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The Westminster Bi-Line

Inaugural Night of Champions celebrates state champions


For many years, Westminster has been one of the premier athletic powerhouses in all of Georgia. However, before this year, there was no school-wide recognition for the state-championship-winning athletes and teams. 

“I can’t remember anything [that was done] other than a team-only celebration,” said varsity boys’ tennis head coach Ralph Geeza. 

The lack of recognition for state champions would all change on January 26 during the first annual Night of Champions.

The event was born out of an email sent from a parent to new athletic director Shannon Soares, who thought that “the parent’s surprise at the lack of an event was valid.” 

“We should be actively celebrating the successes of our student-athletes and coaches,” said Soares. In fact, Soares was initially drawn to Westminster in part because of the school’s immense success both in the classroom and on the field.

To organize the event, Soares collaborated with many staff and personnel across the athletic department, including assistant athletic director Marty Wild, facilities staff, coaches, team parents, and the newly created Student Athletic Advisory Council. Athletics operations manager Jamila Jones was highlighted by Soares as being particularly helpful, assisting with the catering and the logistics associated with the event.

The announcement of the Night of Champions was met with mixed interest. 

“I was very excited for it because as a cross country runner, I sometimes feel underappreciated by the school as a whole,” said senior cross country captain Joseph Jacquot, who recently celebrated his fourth team and first individual cross country state championship. “[The announcement] really showed the school’s appreciation.”

However, Geeza was unsure about the event as it conflicted with practice. Because the event was so new, there was not much build-up online. 

“I wasn’t really sure what other people were going to do,” said sophomore cross country runner Max Scholle.

 “The communication [about the event] was decent, but I am sure we could do a better job of making sure that we are getting out ahead of it,” said Soares. 

Despite the short time leading up to the event, the Night of Champions was well-attended and had a welcoming atmosphere. 

 “Everyone was super supportive,” said sophomore track runner Cate Reames. The event took place during halftime of the girls’ basketball game, and each championship winning team got refreshments and a picture in front of a large balloon arch and signage, which was coordinated by the Catbackers.

 “I think for my guys, not only was it cool to be there but also to see other teams in attendance and excited to participate,” said Geeza. Others, like Jacquot, were enticed by the abundance of food as well as the chance to see his coaches after a couple of months of solitary training. 

There were six team state champions honored during the Night of Champions for the 2022-2023 school year, including boys’ cross country, girls’ swimming and diving, boys’ lacrosse, girls’ soccer, boys’ tennis, and girls’ track and field; boys’ squash even won a national title. The school also celebrated many individual state champions: alumni Palmer Walstad in girls’ cross country, Sara Ketron in the 500 freestyle, and Kelsey Chambers in the triple jump; seniors Katie Christopherson in the 100 butterfly and 100 breaststroke, Grace Smith in the 100 and 300 hurdles and the long jump, and Phillips Moore in the shot put; and junior Madison Townsend in the pole vault. Additionally, relay teams in swimming and track and field were also honored: the 4×800 boys’ track relay team of seniors Jacquot, Esfan Daya, Willem Mandel, and sophomore Rohan Gazula; the 200 yard freestyle relay of Ketron, alumni Genae and Janine Horst, and Christopherson; and the 400 yard freestyle relay of Ketron, Christopherson, senior Sadie Clayton, and sophomore Ansley Sgrosso. With the exception of alumni, every individual or relay state champion honored was in attendance.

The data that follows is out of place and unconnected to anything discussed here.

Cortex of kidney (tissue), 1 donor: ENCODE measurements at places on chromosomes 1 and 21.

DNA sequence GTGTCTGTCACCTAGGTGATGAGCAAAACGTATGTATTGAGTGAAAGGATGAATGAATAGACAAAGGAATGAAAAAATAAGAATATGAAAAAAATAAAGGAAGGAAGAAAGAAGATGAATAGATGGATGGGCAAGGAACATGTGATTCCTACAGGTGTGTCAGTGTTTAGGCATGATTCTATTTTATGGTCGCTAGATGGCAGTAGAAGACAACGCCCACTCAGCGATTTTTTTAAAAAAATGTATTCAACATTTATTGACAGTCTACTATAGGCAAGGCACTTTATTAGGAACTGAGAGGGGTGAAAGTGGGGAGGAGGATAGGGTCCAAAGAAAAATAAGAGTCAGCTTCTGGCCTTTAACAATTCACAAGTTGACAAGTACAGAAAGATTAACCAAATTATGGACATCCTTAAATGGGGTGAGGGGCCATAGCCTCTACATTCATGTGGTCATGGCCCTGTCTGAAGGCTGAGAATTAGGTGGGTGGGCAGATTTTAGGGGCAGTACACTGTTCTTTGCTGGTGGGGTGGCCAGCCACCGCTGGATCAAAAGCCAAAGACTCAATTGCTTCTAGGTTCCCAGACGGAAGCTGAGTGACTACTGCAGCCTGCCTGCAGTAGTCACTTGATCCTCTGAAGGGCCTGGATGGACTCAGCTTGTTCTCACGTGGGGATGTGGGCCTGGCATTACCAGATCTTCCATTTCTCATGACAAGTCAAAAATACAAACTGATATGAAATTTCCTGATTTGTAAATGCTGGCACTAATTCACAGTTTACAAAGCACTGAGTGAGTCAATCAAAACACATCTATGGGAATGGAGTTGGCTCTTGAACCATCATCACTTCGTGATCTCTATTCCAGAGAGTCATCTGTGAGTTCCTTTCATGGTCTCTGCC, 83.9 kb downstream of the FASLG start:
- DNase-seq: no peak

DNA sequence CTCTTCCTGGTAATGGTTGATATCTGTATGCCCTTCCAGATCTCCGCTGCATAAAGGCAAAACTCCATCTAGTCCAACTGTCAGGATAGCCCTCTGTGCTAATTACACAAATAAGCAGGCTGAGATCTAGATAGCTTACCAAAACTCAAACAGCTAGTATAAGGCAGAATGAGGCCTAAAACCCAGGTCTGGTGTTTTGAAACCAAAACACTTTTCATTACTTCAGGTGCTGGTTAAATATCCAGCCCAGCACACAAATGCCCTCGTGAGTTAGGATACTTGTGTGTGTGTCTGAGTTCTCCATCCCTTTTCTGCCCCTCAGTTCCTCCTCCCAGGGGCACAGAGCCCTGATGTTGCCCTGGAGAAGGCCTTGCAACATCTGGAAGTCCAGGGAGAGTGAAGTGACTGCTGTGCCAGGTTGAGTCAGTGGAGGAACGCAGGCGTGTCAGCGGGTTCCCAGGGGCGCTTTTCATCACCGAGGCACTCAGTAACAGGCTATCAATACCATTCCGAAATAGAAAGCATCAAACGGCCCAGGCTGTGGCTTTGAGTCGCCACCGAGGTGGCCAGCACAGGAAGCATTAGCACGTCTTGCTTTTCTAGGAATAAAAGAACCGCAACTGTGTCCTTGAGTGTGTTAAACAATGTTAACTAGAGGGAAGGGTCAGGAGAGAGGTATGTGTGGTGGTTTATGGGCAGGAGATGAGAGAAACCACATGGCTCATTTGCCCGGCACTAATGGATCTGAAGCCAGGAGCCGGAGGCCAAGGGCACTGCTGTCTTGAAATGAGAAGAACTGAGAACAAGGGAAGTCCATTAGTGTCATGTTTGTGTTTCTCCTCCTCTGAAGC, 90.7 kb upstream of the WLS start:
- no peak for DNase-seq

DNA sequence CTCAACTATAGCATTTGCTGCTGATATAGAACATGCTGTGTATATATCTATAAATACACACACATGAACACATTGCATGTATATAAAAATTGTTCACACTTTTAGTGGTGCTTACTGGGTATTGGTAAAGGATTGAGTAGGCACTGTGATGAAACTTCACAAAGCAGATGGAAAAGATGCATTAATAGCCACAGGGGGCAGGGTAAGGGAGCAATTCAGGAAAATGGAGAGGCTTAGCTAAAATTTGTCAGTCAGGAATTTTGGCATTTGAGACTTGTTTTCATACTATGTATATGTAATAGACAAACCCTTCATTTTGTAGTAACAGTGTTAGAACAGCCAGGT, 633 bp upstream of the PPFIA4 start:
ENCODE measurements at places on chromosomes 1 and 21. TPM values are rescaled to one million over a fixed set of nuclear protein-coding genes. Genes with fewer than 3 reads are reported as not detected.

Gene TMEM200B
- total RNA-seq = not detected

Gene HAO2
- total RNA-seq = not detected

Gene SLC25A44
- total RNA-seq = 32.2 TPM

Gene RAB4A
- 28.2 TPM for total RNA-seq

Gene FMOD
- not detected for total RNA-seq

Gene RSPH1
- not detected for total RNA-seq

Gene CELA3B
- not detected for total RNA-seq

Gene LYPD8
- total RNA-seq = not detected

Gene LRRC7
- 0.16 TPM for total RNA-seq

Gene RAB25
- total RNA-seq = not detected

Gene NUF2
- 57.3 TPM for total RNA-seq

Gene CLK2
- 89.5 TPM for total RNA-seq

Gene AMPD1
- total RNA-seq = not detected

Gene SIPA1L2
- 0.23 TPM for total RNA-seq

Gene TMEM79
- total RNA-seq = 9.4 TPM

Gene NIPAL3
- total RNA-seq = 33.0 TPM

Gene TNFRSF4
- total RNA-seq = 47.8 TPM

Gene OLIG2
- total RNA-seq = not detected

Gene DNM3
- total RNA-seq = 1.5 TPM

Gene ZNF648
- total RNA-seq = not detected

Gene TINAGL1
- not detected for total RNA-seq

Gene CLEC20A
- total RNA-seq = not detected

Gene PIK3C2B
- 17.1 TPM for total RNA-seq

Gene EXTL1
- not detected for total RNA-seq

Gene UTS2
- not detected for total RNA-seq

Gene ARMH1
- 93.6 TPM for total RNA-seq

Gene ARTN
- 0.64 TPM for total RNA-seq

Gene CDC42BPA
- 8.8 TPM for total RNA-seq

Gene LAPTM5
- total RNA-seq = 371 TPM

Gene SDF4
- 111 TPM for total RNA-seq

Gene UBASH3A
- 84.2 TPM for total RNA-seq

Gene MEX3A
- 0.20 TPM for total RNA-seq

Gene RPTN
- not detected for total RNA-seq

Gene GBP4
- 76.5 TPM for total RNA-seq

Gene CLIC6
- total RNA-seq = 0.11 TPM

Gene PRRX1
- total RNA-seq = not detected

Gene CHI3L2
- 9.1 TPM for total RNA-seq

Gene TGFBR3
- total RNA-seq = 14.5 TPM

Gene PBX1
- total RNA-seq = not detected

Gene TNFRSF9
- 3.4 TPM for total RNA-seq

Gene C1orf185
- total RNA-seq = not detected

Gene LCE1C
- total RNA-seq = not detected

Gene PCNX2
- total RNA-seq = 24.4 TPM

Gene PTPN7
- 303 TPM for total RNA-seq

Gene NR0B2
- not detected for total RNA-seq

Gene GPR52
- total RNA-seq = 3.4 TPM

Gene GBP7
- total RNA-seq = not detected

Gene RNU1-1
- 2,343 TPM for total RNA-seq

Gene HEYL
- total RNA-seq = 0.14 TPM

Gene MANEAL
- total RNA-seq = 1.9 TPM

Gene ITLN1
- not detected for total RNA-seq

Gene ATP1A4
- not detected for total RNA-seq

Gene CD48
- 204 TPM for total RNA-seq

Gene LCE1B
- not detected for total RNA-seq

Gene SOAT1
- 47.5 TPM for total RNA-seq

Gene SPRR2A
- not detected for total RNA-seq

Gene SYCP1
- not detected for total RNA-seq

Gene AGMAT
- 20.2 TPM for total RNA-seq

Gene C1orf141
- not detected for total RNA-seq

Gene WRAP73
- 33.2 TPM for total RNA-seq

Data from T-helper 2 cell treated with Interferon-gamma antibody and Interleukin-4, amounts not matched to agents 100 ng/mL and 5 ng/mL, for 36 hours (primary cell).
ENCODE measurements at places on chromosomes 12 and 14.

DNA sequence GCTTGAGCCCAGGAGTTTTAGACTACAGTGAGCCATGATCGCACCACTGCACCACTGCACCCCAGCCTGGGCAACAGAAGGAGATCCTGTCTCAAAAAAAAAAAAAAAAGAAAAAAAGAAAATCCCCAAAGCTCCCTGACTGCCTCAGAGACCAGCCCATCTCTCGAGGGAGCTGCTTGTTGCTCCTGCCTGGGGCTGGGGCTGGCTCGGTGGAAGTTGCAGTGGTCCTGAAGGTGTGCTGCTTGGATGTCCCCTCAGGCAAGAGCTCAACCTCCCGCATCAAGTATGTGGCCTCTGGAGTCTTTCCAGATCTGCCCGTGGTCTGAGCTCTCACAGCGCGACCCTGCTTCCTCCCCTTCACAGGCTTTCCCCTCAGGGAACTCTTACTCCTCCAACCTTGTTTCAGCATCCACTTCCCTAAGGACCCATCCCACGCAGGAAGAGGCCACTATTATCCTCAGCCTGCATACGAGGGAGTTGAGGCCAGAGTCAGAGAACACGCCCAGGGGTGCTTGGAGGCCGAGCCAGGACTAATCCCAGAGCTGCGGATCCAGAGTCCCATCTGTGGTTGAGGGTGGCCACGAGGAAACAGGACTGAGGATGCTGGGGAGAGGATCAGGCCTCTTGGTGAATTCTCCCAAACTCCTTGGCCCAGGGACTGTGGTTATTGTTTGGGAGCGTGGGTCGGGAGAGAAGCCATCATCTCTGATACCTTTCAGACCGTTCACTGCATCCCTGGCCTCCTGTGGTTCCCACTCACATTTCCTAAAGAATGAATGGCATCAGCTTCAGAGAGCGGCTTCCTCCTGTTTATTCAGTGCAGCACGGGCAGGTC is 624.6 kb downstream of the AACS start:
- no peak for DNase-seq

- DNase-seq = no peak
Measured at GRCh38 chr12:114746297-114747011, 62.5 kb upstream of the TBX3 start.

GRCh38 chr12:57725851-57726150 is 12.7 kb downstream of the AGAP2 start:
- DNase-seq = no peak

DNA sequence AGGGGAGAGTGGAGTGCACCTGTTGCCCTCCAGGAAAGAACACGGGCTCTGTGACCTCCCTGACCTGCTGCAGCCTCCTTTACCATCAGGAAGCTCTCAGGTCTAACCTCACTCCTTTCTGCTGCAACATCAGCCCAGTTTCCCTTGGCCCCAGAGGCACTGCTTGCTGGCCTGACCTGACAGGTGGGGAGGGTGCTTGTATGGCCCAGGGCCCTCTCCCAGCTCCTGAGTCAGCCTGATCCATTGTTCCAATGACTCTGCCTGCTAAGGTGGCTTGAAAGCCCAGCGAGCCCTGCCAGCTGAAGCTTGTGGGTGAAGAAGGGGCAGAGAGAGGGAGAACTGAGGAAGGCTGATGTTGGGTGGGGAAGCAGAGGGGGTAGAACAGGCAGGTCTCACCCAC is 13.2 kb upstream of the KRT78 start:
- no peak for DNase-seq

Soares confirmed the Night of Champions will return next year, albeit in a bigger role. The expectation is that the celebration will occur during halftime at one of the home varsity football games next year. There will be more staff on hand to help the event run more smoothly, and there will be a larger effort to communicate the event’s presence right from the beginning of the school year. 

“Hopefully, because it will be in the fall, we might be able to get some of our former student-athletes that have won championships in the year before to come back,” she said. 

“I really hope I can [come back next year],” said Jacquot. Luckily for him, the commute from his future home at Georgia Tech is not too far away. 

Geeza thinks the event not only serves as a recognition of the teams from today but also provides an opportunity to scout for tomorrow. 

“I think that is a real draw that a young person would look at [the Night of Champions] and say, ‘wow, look at this and look at what they are doing to recognize the team,’” said Geeza. “‘I want to go there.’”

As for next year’s ceremony, the boys cross country team has already won a state championship in the fall, and, with many winter sports concluding their season and the start of the spring campaign, there are bound to be many more athletes under the Friday night lights at Alfred E. Thompson Stadium being celebrated this coming fall.

The inaugural Night of Champions was a resounding success among the student body, coaches, and faculty. With a new look and more preparation, students should be on the lookout for the event come next school year. 

“There’s a lot of winning that is being done, and I look forward to many more,” said Soares. “It is incredible to see and incredible to watch.” 


Edited by Eva Bevington

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